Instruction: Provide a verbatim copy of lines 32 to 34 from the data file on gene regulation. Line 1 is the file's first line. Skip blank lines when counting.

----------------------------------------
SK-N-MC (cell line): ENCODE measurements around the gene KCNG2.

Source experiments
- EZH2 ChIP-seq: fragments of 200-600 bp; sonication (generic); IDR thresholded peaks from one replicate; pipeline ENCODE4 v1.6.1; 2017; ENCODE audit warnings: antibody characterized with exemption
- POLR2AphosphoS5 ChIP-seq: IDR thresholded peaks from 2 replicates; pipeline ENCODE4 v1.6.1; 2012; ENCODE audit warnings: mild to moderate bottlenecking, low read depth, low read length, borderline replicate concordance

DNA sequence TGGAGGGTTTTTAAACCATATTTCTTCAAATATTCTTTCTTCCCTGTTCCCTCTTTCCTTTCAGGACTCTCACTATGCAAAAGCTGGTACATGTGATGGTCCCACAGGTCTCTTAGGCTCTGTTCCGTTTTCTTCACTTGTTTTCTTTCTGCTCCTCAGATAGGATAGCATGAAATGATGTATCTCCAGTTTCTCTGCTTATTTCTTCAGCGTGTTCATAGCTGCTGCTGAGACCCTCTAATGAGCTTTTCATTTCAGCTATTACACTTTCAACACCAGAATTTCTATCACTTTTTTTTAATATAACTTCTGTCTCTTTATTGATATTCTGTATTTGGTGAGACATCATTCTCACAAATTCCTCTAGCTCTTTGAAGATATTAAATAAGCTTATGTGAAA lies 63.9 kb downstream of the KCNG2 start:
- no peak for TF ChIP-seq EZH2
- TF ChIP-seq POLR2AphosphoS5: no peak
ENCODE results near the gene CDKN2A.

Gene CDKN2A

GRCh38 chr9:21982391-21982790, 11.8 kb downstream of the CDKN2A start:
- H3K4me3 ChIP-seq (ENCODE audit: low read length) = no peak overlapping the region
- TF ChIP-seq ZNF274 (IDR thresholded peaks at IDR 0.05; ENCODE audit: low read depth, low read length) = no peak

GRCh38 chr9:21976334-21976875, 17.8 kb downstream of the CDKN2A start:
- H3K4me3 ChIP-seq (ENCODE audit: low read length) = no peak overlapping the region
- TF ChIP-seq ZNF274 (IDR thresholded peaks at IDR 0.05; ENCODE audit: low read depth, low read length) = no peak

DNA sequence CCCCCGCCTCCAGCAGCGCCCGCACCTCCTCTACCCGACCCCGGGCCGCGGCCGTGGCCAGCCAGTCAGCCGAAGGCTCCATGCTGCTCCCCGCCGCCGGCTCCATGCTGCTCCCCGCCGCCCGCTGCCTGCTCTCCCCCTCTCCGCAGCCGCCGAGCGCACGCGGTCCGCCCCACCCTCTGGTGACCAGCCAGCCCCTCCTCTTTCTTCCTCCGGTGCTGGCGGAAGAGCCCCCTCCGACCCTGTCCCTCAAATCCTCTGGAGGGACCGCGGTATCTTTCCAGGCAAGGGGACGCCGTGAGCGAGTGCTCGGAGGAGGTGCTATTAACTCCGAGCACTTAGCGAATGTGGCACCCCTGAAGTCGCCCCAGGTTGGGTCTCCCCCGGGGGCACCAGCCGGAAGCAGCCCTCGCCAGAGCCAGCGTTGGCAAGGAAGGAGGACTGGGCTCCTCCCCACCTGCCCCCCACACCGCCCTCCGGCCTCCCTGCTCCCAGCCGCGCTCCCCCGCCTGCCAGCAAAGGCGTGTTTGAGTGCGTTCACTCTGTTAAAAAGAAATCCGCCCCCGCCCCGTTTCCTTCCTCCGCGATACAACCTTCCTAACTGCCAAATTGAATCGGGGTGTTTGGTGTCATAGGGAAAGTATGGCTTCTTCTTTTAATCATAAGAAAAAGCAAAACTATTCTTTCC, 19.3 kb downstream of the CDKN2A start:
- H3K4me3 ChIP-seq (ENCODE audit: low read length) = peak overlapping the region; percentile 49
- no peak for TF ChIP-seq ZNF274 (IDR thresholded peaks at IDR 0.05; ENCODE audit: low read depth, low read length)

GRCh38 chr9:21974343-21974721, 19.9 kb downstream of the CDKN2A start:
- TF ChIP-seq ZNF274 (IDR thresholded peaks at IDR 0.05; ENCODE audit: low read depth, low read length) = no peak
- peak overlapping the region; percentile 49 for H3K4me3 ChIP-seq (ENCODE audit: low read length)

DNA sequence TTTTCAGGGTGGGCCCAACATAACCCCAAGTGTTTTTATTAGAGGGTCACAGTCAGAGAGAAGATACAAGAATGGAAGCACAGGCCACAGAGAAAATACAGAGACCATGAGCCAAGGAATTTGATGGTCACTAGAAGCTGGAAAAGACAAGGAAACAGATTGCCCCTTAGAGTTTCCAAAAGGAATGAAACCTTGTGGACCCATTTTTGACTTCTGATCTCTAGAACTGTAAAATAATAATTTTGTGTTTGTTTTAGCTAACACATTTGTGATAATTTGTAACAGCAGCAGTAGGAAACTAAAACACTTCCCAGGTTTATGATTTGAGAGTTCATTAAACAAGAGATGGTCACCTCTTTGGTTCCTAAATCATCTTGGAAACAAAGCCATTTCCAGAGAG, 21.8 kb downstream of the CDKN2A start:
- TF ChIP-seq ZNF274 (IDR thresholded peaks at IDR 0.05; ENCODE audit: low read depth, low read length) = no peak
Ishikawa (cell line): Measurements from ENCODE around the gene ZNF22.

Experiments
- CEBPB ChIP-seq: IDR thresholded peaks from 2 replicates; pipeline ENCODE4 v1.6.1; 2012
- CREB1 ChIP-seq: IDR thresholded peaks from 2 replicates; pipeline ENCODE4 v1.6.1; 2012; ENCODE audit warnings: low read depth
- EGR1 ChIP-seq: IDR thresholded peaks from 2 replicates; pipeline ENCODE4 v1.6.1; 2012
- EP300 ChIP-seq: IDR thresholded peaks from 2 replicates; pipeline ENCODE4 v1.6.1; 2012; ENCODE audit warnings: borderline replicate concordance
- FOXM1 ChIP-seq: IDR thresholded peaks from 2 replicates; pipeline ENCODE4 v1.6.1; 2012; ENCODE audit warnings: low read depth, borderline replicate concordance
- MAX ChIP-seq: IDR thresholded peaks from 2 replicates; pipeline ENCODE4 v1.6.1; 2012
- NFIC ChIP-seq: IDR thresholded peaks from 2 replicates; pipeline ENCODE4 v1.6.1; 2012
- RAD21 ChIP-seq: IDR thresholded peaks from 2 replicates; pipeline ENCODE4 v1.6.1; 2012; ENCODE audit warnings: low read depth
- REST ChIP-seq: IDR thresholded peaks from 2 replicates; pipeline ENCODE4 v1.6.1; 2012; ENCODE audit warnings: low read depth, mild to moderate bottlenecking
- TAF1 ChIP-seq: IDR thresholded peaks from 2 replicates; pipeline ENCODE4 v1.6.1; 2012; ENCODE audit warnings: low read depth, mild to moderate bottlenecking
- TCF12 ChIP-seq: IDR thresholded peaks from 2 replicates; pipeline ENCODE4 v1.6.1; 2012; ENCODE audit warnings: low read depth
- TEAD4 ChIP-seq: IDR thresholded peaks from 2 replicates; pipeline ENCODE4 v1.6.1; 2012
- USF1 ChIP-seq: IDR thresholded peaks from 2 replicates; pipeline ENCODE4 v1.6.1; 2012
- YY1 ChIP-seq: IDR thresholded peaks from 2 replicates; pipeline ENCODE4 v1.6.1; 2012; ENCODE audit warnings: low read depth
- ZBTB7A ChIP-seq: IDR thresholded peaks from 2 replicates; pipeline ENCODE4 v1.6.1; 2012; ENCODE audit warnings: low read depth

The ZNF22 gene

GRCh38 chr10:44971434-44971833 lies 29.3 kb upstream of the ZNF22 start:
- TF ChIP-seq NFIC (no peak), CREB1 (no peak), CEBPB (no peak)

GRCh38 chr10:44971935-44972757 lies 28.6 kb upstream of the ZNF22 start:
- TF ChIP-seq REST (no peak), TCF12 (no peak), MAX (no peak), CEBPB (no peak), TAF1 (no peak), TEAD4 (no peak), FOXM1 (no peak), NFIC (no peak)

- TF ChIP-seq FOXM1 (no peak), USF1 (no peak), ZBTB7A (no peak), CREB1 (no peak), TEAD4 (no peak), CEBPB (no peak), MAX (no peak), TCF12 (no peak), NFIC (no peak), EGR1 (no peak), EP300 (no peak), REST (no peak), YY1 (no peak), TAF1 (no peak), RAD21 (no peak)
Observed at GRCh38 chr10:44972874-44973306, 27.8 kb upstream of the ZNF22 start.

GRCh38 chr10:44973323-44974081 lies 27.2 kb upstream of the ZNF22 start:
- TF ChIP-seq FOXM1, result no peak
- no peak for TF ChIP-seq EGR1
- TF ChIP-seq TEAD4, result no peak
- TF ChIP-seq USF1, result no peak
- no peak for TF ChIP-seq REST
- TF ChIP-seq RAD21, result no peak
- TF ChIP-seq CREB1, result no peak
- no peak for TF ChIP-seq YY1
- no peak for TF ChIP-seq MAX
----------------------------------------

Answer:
- NFIC ChIP-seq: IDR thresholded peaks from 2 replicates; pipeline ENCODE4 v1.6.1; 2012
- RAD21 ChIP-seq: IDR thresholded peaks from 2 replicates; pipeline ENCODE4 v1.6.1; 2012; ENCODE audit warnings: low read depth
- REST ChIP-seq: IDR thresholded peaks from 2 replicates; pipeline ENCODE4 v1.6.1; 2012; ENCODE audit warnings: low read depth, mild to moderate bottlenecking